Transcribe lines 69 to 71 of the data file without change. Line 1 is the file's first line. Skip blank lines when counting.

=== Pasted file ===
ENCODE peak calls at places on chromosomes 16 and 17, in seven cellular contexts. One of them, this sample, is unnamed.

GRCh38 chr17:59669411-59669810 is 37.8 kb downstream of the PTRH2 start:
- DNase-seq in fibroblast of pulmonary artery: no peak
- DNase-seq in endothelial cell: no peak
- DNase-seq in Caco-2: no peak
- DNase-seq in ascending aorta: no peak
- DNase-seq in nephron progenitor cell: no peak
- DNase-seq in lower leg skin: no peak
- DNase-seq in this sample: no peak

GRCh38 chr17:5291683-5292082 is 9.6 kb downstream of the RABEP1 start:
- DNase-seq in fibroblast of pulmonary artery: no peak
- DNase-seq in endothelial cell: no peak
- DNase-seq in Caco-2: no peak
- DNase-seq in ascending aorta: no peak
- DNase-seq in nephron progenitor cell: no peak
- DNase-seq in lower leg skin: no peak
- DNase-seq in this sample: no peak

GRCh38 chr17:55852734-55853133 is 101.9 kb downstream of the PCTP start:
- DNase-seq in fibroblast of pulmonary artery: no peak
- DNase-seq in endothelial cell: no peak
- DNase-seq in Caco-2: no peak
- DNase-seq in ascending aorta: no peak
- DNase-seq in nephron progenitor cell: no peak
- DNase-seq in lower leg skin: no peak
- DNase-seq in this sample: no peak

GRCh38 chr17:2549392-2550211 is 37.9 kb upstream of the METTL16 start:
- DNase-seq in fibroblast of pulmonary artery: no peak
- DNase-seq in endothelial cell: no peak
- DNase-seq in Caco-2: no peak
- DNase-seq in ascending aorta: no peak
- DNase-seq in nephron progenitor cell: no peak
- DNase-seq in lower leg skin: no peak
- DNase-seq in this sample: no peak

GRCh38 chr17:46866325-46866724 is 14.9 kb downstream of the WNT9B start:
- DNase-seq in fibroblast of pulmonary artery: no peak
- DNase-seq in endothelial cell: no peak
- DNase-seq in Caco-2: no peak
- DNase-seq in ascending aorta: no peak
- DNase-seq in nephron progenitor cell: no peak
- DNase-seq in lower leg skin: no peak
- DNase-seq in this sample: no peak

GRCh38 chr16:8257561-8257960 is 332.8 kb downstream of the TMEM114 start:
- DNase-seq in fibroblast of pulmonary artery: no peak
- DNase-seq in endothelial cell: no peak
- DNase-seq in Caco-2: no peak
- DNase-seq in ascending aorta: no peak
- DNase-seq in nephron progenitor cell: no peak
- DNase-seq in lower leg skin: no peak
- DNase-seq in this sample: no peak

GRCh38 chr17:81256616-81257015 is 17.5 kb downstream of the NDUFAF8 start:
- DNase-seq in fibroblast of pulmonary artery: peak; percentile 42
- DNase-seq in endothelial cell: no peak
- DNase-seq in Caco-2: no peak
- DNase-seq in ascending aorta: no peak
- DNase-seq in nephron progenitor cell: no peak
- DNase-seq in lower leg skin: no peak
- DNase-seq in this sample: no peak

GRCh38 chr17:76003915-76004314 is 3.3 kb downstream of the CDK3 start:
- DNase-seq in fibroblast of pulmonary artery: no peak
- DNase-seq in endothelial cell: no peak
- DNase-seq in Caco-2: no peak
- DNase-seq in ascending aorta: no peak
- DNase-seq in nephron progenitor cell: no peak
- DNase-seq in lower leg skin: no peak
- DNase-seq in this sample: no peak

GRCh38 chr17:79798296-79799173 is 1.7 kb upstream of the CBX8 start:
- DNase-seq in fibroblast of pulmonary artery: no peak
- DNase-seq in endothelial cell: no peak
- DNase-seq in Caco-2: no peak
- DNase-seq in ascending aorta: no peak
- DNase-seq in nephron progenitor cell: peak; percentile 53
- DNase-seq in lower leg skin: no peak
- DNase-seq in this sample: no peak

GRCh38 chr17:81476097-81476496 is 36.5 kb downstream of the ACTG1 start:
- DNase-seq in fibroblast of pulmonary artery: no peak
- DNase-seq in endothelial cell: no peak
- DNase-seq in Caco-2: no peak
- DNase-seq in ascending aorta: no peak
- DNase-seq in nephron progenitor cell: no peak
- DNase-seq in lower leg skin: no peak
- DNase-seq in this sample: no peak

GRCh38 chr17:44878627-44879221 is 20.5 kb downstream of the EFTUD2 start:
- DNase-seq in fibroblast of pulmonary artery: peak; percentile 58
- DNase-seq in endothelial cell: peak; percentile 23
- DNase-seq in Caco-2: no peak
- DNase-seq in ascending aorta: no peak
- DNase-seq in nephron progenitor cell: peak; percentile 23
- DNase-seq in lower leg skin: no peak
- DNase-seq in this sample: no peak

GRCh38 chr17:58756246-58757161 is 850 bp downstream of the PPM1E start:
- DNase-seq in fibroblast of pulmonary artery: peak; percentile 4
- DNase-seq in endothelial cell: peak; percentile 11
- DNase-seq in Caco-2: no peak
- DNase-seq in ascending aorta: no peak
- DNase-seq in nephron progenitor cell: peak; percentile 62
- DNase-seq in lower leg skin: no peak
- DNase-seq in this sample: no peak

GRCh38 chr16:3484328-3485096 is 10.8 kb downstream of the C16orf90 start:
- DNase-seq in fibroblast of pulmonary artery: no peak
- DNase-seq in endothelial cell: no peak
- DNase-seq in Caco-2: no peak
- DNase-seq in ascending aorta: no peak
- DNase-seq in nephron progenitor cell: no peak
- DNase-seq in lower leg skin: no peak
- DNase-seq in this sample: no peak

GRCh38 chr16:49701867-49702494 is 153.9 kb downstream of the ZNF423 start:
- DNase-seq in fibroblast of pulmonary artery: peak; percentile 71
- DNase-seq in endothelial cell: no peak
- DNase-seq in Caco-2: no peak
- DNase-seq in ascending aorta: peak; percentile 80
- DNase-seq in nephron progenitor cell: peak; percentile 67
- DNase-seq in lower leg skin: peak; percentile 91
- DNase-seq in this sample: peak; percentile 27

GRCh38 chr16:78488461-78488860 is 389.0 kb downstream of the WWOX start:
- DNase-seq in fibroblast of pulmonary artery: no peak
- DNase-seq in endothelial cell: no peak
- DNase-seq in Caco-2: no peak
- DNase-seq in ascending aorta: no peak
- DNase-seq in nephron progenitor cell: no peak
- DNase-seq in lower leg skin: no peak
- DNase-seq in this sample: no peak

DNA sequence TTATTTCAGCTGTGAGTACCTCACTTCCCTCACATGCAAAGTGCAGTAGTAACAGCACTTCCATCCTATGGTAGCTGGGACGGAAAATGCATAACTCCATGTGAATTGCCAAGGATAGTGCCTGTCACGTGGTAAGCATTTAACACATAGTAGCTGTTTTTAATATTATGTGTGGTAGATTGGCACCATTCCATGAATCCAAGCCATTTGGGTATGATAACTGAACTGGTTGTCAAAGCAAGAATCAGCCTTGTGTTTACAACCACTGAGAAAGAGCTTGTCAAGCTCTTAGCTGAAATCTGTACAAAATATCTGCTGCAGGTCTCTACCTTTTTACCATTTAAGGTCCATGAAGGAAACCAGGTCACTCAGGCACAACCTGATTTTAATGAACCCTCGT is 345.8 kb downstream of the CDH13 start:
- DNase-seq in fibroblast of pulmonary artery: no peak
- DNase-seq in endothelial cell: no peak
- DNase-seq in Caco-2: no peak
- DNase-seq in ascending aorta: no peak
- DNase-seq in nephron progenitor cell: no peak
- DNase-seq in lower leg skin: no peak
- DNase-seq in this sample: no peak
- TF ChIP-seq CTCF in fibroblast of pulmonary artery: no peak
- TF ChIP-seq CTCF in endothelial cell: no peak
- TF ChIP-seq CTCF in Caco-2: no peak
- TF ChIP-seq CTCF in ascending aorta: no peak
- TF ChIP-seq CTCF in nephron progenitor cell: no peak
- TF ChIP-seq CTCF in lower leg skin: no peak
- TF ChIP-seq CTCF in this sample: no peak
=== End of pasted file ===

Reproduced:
- DNase-seq in Caco-2: no peak
- DNase-seq in ascending aorta: no peak
- DNase-seq in nephron progenitor cell: peak; percentile 53